Giancarlo Guerrero, a native of Costa Rica, is a five-time Grammy award winning Music Director of the Nashville Symphony Orchestra, a post he has held since 2009 and recently committed to through the 2024-25 season. Guerrero previously held posts as the Principal Guest Conductor of The Cleveland Orchestra Miami Residency from 2011 to 2016, Music Director of the Eugene Symphony between 2002 and 2009, and Associate Conductor of the Minnesota Orchestra from 1999 to 2004. The Narodowe Forum Muzyki is very pleased with the appointment of Giancarlo Guerrero to the position of Artistic Director of the Wroclaw Philharmonic! Guerrero will conduct four weeks during the 2017 season in Wrocław, and beginning with the 2018 season, he will spend eight weeks per season with the orchestra in addition to touring and recording activities.
Szymon Nehring was born on September 29, 1995, in Kraków. He currently studies under Stefan Wojtas at Bydgoszcz Academy of Music. In 2014, he won First Prize at the Arthur Rubinstein in memoriam Competition in Bydgoszcz, Second Prize at the Premio Academia in Rome, and First Prize at the Halina Czerny Stefańska in memoriam Competition in Poznań. In October 2015 he performed in the finals of the 17th Fryderyk Chopin International Piano Competition garnering an Honourable Mention and the Audience Prize. He was honoured in 2016, with the Supersonic Pizzicato Award from Pizzicato Magazine after the debut of his album Chopin, Szymanowski, Mykietyn. Nehring is a recipient of the Pro Musica Bona Foundation Scholarship and the Ministry of Culture and National Heritage Scholarship and he also received a Krystian Zimerman Scholarship. In 2017 Nehring won First Prize at the 15th Arthur Rubinstein International Piano Master Competition.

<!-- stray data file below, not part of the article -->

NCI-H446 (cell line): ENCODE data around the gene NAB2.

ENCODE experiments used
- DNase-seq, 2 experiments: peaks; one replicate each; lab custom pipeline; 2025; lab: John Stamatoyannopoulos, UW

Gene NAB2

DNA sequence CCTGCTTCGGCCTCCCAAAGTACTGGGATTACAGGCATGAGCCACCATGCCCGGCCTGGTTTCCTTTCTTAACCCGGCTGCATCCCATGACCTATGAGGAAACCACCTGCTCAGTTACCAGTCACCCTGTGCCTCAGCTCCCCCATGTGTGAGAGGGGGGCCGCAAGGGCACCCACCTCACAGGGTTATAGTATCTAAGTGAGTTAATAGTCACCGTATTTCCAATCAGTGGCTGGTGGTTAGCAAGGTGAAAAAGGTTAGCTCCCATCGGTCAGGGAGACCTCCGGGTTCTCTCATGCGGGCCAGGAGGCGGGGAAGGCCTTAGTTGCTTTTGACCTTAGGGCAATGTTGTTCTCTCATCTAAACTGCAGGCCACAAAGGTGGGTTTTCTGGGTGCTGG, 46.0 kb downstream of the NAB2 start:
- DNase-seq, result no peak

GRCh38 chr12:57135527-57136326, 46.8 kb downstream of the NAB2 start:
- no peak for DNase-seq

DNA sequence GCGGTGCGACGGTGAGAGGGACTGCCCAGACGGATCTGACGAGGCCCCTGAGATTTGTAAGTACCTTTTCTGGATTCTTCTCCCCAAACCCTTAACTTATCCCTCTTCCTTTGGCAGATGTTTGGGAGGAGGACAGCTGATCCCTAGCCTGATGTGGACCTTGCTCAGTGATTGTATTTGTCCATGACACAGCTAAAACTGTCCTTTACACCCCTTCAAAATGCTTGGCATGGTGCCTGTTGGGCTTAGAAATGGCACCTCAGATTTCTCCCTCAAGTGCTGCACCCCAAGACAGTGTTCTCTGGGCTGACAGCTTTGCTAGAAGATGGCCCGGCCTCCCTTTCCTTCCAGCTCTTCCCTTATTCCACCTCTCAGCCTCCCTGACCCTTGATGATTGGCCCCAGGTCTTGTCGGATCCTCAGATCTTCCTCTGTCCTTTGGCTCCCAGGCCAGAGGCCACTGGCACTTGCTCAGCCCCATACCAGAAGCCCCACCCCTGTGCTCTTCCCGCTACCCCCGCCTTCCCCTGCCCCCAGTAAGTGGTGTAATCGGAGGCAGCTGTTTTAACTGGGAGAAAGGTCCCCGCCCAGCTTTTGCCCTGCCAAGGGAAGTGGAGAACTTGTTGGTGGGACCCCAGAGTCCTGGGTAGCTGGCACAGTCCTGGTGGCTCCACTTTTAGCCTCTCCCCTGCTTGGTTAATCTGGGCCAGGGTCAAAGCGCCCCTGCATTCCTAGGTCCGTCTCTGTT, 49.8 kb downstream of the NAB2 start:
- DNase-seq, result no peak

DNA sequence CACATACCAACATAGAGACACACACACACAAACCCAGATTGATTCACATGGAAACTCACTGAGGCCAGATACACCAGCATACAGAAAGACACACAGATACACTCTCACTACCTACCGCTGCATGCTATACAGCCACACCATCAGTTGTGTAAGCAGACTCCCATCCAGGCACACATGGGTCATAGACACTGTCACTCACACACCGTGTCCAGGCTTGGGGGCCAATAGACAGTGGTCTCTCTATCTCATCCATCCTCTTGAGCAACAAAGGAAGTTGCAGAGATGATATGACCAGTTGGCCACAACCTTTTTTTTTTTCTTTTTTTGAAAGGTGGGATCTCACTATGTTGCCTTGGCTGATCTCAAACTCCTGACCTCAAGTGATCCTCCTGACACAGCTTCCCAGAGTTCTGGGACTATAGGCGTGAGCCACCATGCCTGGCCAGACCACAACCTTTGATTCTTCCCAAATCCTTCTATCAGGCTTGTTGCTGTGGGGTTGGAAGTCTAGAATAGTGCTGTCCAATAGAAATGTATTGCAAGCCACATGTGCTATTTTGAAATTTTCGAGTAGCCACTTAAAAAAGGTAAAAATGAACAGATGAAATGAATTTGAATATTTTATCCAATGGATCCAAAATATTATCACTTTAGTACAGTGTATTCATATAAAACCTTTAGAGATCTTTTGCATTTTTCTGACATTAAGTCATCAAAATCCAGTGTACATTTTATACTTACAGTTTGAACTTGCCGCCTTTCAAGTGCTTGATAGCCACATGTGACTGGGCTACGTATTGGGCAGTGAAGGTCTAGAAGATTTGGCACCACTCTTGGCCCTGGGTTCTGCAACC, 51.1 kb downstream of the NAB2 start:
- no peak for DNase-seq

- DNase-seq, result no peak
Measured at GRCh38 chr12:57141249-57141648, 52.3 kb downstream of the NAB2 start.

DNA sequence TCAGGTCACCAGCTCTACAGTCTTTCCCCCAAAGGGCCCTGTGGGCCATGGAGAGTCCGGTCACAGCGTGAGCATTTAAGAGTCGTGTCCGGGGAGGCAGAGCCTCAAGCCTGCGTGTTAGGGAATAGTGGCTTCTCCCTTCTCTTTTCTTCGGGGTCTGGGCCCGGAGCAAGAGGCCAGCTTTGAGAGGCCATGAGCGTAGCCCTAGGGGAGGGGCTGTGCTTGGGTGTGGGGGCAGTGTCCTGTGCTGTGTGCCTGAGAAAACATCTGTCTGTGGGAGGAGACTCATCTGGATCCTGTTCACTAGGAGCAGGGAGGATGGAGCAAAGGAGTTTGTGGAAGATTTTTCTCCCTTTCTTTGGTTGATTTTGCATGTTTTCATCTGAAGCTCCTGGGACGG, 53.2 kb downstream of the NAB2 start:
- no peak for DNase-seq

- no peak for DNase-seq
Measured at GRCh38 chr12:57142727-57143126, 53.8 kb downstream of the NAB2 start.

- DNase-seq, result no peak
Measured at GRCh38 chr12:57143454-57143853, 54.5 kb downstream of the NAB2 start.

Agnieszka Franków-Żelazny was born on March 24, 1976, in Głubczyce. She graduated from the University of Wrocław in 2000 with a degree in biology. That year, she founded the Kameralny Chór Akademii Medycznej (Medici Cantantes Choir at the Medical University of Wrocław). In 2004, she received a diploma from the Karol Lipiński Academy of Music in Wrocław, where she studied Music Education and was awarded a diploma in 2005 from the Vocal Department. During this time, she was honoured with the first prize in the National Contest for Choir Conductors. In 2006, she completed the Postgraduate Voice Production and Training Programme at the Academy of Music in Bydgoszcz. Since June 2006, Franków-Żelazny has been the artistic director of the National Forum of Music Choir. In 2008, she was awarded a special prize for conductors from the 39th Legnica Cantat National Choir Contest. Franków-Żelazny became the head of Polish National Youth Choir, which she also founded, in 2013. She completed course work at the Academy of Culture Leaders at the Economic University of Kraków, in 2014 and was distinguished with the Gloria Artis Bronze Medal for Merit to Culture. The following January, she was named the programme director of the Choral Academy of the National Forum of Music. In 2016, Franków-Żelazny was a music curator for the year that Wrocław served as the European Capital of Culture. The album DE PROFUNDIS – Polish Psalms of the 20th and 21st Century with the NMF Choir under her direction was awarded the Fryderyk prize for the best choral, oratorio and orchestra music, 2017. She currently works as an Associate Professor at the Academy of Music in Wrocław.
Ignacy Jan Paderewski was born in Kursk, Podolia, on November 6, 1860. He wrote the allegro of his Piano Concerto in A minor in 1882 and finished it in the summer of 1888 in Paris. Though the composition was written over several years and in various locations, one portion for instance, in 1884 in Zakopane, Kraków and Vienna, while Paderewski was studying piano under Teodor Leszetycki, to whom the concerto is dedicated. The first performance was given January 20, 1889, in Vienna by Anetta Jessipowa, Leszetycki’s wife, accompanied by an orchestra conducted by Hans Richter. Music critic Jan Kleczyński wrote, “Paderewski’s work has beautiful themes, full of warmth in the first part, poetic in the romance and packed with passion in its finale; the orchestra is often combined with the piano in witty combinations, whereas the solo instrument is conducted exquisitely.”
At an early age, Paderewski had taken lessons with Piotr Sowiński, but he was mostly self-taught, and he quickly gained a reputation as a gifted pianist and outstanding improviser. In the summer of 1872, he was taken to Warsaw where he was admitted to the Music Conservatory, from which he graduated in 1878. Paderewski’s work has inspired artists, poets, and painters as well as other composers. Sir Edward Elgar used various motives taken from Paderewski's Fantaisie Polonaise in his symphonic Prelude 'Polonia' and Camille Saint-Saens dedicated a Polonaise for two pianos to Paderewski. The American poet John H. Finley directed the following poem to the pianist,